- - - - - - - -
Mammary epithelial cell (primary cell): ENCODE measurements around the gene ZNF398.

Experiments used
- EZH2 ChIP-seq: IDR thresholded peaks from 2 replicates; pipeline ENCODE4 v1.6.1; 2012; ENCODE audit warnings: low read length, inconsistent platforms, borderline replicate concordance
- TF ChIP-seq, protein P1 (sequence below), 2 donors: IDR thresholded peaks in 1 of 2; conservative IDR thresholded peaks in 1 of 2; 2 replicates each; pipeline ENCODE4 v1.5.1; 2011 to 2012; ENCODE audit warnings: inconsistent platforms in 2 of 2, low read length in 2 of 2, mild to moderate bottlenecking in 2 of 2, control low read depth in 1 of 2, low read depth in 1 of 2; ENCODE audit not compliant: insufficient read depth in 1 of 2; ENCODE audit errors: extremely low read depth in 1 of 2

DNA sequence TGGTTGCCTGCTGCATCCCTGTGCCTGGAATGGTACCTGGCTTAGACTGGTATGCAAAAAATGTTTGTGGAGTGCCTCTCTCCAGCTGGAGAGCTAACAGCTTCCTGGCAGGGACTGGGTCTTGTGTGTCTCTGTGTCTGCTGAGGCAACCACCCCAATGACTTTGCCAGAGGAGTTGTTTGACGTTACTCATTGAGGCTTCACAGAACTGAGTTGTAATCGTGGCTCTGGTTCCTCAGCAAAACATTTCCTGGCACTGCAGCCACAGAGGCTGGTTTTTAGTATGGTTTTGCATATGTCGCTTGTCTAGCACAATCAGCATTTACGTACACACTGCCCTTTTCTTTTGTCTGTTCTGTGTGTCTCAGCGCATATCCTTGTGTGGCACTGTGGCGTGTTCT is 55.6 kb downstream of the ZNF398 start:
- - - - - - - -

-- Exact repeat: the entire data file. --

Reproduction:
Mammary epithelial cell (primary cell): ENCODE measurements around the gene ZNF398.

Experiments used
- EZH2 ChIP-seq: IDR thresholded peaks from 2 replicates; pipeline ENCODE4 v1.6.1; 2012; ENCODE audit warnings: low read length, inconsistent platforms, borderline replicate concordance
- TF ChIP-seq, protein P1 (sequence below), 2 donors: IDR thresholded peaks in 1 of 2; conservative IDR thresholded peaks in 1 of 2; 2 replicates each; pipeline ENCODE4 v1.5.1; 2011 to 2012; ENCODE audit warnings: inconsistent platforms in 2 of 2, low read length in 2 of 2, mild to moderate bottlenecking in 2 of 2, control low read depth in 1 of 2, low read depth in 1 of 2; ENCODE audit not compliant: insufficient read depth in 1 of 2; ENCODE audit errors: extremely low read depth in 1 of 2

DNA sequence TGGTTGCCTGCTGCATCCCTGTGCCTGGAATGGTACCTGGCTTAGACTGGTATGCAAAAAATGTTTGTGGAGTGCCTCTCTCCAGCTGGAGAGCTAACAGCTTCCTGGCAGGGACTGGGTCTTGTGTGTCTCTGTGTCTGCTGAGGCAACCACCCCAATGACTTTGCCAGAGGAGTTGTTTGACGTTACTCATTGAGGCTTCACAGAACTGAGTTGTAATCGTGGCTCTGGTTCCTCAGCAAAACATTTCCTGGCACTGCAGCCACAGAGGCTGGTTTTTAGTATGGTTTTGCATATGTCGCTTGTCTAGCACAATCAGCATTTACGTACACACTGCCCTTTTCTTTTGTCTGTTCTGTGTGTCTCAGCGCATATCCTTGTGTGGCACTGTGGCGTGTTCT is 55.6 kb downstream of the ZNF398 start: